David Bowie | ‘Five Years’

Never one to serve up his message on a plate and therefore leave no assemblage to be done on the part of his audience, Bowie’s Ziggy Stardust narrative is loose and somewhat fragmented, requiring one to buy into it and join the dots. Both the beginning and the end of the story are clear, however. The album’s opening track, Five Years, kicks things off in an almost filmic way, finding the song’s protagonist wandering through the market square of an unnamed town observing the chaos and panic surrounding him; the result of a weeping “news guy” breaking the news of Earth’s coming fate to the populace via their television screens. As the song progresses his descriptions and observations become more shrill and panicked, Bowie’s vocal line emotionally tormented and rising in pitch to the point where it sits dangerously at the top of his range; a wonderfully effective example of the songwriter’s tool of word-painting. Carried by an unrelenting and eerily ominous triple time feel, Five Years sets up the album in the manner of an opening scene in a movie.

David Bowie | ‘Suffragette City’ [Live, 1973]

From there the floor is open to Ziggy to come to Earth on his rescue mission; Ziggy the rock’n’roll saviour who announces his presence to Earth’s youth in Moonage Daydream, and continues the communication in Starman. Elsewhere on the album Bowie pays tribute to his friend and rival Marc Bolan (of T Rex) in Lady Stardust (in concert he projected an image of Bolan above the stage while performing the song). The hedonistic sex, drugs and rock’n’roll lifestyle of the quintessential stereotypical rock star comes through loud and clear in Star, Hang on to Yourself, Ziggy Stardust and Sugffragette City, and it is these tracks that reveal why the album’s final track, Rock’n’Roll Suicide, finds our hero washed up and coked out, wandering the city streets at dawn, drained, spent, and just a shadow of his former self. Once again utilising the triple time feel of the album’s opener, Five Years and Rock’n’Roll Suicide are intrinsically linked; acting as the album’s bookends.

David Bowie | ‘Rock 'N' Roll Suicide’ [Live, 1973]

Over the course of the eleven album tracks Ziggy Stardust goes from hero to anti-hero, willingly falling victim to the considerable excesses of rock stardom and presenting a highly effective parody of ‘real life’ rock stars. Bowie often said that rock and roll was simply an art form that he used; that he was not the real thing but rather an actor playing a role. Three years later, in 1975, after dropping Ziggy Stardust, Aladdin Sane, Halloween Jack and the whole glam rock shtick, he would immerse himself in Philadelphia Soul, dubbing himself ‘the Plastic Soul Man’ and shooting to stardom in the USA with his Young Americans album.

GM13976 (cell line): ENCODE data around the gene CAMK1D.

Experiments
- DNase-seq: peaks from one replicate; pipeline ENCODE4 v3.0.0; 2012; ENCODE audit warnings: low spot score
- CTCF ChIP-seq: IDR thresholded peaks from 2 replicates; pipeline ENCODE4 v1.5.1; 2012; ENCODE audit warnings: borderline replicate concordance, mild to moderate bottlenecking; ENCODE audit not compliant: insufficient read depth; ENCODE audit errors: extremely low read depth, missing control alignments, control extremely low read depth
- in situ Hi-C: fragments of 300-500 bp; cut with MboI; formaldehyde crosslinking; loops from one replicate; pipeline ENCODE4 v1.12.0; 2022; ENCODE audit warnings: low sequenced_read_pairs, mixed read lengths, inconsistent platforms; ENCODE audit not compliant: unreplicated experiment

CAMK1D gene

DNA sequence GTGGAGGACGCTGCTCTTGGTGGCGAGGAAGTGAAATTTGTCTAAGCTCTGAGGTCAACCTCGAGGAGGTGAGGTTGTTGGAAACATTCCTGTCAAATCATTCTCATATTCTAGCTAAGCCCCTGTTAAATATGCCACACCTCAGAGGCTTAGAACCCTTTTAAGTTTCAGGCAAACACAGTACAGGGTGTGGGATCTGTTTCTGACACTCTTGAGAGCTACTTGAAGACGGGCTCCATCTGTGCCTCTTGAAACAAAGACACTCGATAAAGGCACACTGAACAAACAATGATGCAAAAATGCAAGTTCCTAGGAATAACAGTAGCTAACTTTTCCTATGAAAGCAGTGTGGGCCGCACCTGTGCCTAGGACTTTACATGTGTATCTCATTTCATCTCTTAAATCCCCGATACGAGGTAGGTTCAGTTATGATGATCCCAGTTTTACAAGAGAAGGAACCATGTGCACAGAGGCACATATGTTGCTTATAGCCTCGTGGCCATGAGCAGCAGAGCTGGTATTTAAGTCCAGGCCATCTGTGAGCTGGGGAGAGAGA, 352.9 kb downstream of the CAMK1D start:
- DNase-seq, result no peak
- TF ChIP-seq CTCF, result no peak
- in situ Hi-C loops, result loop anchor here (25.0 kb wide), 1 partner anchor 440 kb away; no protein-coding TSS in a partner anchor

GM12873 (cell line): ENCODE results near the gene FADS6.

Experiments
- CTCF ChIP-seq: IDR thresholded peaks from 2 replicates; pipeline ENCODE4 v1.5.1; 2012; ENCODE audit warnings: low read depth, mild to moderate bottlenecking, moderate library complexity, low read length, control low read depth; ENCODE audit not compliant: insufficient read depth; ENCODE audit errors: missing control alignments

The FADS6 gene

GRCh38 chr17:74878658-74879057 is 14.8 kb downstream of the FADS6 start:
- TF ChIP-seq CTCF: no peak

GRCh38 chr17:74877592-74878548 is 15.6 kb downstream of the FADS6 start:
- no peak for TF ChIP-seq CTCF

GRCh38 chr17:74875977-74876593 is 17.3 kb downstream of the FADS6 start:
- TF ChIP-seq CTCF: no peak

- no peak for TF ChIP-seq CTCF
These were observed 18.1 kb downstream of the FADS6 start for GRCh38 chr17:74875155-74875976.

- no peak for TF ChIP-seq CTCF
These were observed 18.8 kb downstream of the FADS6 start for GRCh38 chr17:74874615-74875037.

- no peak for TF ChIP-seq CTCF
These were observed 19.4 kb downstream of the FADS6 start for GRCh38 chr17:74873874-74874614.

And the rest, as they say, is history. David Bowie = Rock Super Star. But the catalyst was The Rise and Fall of Ziggy Stardust and the Spiders from Mars.

Bowie’s ongoing popularity, six years after his death, is testament to his brilliance. To those of us who experienced his finest creation back in 1972 it is hard to believe that Ziggy Stardust is 50 years old this month. To Bowie’s legions of older fans and to younger fans alike, though, let the birthday celebrations begin! Place The Rise and Fall of Ziggy Stardust and the Spiders from Mars on your turntable and make sure to obey Bowie’s instructions that are printed on the back cover: ‘To Be Played At Maximum Volume’. Enjoy!

Dr Ian Chapman is a Senior Lecturer in Music in the School of Performing Arts, University of Otago, Dunedin, New Zealand. A life-long popular music fan he has written eleven books including ‘Experiencing David Bowie: A Listener’s Companion’ (2015), and ‘David Bowie FAQ’ (2020). Also a popular free-lance motivational speaker, Ian’s specialty is the transformative power of the performing arts, drawing upon techniques that can be used in everyday life to develop self-empowerment and self-confidence. https://www.ianchapman.co.nz 

Revisit The Rise and Fall of Ziggy Stardust and the Spiders from Mars on streaming below.

David Bowie | ‘Starman’ [Top Of The Pops Version - 2022 Mix]

Marking 50 years of The Rise And Fall Of Ziggy Stardust And The Spiders From Mars, a special streaming single, Starman (Top Of The Pops Version 2022 Mix), has been released. Stream/download the Starman (Top Of The Pops Version 2022 Mix), here. Plus a limited-edition 50th anniversary half-speed mastered LP and a picture disc, featuring the same master and a replica promotional poster for the 1972 album. Get it, here. 


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'The Rise and Fall of Ziggy Stardust and the Spiders from Mars (50th Anniversary Picture Disc)'